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Thread: Census errors and demographic analysis

  1. #1
    Cyburbian SGB's avatar
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    Census errors and demographic analysis

    Here's the scenario:

    Today I discovered that the U.S Census Bureau erred with the geographic placement of a population of prison inmates. The prison is in Town A, and the population was placed with the data for Town B. The Bureau today admitted their geocoding error, but it's too late to change the "official figures."

    This error creates a significant change in the population growth figure, as illustrated below:
    Before After
    Town A -26.26% +7.35%
    Town B +20.25% +5.75%

    [Edit: my kingdom for a table editor!]

    The actual number involved is small: 242 persons. But, given the small populations of the towns involved, this error makes a significant difference when evaluating population growth rates.

    We are working on our regional comprehensive plan right now, and are discussion how to deal with this error in our demographic analysis. No significant population threshold for municipal finances is involved here, thankfully.

    I beseach the Throbbing Braintm for its communal guidance. How could we best address this error in our comprehensive plan?
    All these years the people said he’s actin’ like a kid.
    He did not know he could not fly, so he did.
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  2. #2
    Cyburbian Cardinal's avatar
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    We had a similar issue here. The local campus straddles a county line. The dorms are in J____ County, but the housing office is in a building in W____ County. In the most recent census, somebody figured it would be OK, and less work for them, to simply give all of the dorm residents a single address, which was the address of the housing office. Fortunately, we caught the error and changed it in time. All of which does nothing to help with your problem.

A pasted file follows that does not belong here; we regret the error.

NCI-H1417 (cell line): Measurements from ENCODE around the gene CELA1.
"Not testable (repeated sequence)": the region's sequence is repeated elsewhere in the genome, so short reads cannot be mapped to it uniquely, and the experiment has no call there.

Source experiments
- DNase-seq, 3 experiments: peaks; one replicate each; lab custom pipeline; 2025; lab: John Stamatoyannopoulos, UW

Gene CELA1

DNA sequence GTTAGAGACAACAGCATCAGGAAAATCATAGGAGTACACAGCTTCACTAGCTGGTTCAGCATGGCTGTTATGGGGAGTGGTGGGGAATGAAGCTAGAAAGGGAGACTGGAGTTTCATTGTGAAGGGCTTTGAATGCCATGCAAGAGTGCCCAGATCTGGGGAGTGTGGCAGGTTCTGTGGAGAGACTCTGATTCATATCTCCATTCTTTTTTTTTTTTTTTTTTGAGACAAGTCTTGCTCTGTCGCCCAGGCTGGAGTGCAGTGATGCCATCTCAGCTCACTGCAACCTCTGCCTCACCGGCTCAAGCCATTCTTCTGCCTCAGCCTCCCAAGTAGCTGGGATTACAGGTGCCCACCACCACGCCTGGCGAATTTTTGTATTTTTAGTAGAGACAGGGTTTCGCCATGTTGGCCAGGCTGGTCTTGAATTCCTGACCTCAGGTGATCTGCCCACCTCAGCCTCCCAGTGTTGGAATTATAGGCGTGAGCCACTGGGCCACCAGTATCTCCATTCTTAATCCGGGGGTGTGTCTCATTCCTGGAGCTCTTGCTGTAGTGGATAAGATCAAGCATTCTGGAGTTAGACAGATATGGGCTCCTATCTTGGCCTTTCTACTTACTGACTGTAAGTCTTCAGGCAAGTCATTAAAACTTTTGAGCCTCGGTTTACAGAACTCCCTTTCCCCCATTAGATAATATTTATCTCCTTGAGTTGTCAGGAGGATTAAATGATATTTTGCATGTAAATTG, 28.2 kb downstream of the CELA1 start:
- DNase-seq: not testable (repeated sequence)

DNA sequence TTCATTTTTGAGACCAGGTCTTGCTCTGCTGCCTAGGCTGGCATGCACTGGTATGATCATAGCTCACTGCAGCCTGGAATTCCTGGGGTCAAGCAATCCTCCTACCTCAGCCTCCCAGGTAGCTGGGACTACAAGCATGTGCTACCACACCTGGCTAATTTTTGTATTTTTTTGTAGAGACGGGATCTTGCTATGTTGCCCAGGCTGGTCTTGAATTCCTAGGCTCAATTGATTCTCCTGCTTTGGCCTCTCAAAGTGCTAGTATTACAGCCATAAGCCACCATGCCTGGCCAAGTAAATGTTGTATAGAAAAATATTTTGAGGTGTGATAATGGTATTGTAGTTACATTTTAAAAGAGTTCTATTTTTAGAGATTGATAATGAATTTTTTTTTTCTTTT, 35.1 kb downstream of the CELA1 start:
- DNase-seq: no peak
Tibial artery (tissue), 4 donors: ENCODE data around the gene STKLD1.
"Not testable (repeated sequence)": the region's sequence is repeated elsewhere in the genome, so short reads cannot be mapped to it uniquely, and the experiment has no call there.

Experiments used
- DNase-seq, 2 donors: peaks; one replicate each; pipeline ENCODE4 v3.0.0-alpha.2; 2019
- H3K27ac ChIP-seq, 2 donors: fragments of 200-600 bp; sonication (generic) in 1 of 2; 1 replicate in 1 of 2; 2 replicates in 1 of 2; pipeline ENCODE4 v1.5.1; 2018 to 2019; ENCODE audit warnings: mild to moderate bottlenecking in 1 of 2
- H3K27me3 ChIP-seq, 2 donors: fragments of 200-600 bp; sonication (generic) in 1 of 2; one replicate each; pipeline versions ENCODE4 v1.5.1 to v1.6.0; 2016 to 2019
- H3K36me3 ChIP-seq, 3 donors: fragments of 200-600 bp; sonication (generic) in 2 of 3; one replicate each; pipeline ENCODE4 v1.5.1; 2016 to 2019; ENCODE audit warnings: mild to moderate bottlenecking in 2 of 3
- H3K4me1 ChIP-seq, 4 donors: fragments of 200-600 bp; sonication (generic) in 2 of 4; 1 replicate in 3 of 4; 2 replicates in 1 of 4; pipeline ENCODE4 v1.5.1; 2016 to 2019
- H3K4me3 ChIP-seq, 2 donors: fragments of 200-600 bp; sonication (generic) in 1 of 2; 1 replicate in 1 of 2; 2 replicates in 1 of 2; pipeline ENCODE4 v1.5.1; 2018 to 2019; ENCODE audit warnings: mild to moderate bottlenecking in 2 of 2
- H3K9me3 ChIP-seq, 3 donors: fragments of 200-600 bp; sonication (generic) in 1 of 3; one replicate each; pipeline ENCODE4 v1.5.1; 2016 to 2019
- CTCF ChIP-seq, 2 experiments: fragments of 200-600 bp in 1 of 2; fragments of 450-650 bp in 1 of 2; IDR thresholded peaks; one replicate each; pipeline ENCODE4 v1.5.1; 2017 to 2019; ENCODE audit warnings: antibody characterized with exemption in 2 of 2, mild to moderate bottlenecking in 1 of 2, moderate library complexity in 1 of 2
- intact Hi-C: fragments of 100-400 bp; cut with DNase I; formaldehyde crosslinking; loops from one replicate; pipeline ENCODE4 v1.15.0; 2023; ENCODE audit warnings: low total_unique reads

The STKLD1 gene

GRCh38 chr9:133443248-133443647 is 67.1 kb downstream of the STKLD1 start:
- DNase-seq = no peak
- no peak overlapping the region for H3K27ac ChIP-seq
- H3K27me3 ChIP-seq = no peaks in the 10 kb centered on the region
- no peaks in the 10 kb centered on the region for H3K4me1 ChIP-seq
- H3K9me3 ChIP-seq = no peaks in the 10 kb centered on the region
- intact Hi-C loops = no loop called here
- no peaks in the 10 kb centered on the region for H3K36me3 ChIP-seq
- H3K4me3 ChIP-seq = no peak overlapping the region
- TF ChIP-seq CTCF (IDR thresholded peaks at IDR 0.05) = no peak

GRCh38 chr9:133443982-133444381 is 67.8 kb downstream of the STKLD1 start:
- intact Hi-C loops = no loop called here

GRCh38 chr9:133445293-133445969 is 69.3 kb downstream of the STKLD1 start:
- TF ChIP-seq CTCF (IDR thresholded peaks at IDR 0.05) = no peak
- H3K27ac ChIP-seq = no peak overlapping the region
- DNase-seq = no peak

I would correct the data internally rather than use information that you know to be wrong. You should definitely note the problem and solution in the write-up.
    Anyone want to adopt a dog?

  3. #3
    Cyburbian GeogPlanner's avatar
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    i agree. this is a chronic problem here in tech valley where a major university straddles a municipal boundary and two of the dorm quads are always misappropriated. it sparked an interesting battle this past year where the city billed the neighboring town for fire and EMS service it had been providing to the entire campus including the town part. needless to say, now the town and city split services on the campus. anyway, we know to watch for the population error these days and it's probably the first error checking we do when the numbers come our. my work at the regional level...we would make changes when the census count was in err and make a note of it in the report or publication. don't see why you can't do that in your case...it would seem legit as long as you make a footnote or something about it.
    Information necessitating a change of design will be conveyed to the designer after and only after the design is complete. (Often called the 'Now They Tell Us' Law) - Fyfe's First Law of Revision

    We don't believe in planners and deciders making the decisions on behalf of Americans. -- George W. Bush , Scranton, PA -- 09/06/2000

  4. #4
    Corn Burning Fool giff57's avatar
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    I agree do what Cardinal said. We had the same thing happen with a nursing home, the allocated them to the county and not the city. I was watching for the error, because they did the same thing in 90. Got it corrected inside the window for geographic errors, but I don't think they fixed it in the official count. It did make a difference at the time, because the state use to share revenues based on population. They pulled that rug last year so it doesn't matter as much.
    “As soon as public service ceases to be the chief business of the citizens, and they would rather serve with their money than with their persons, the State is not far from its fall”
    Jean-Jacques Rousseau

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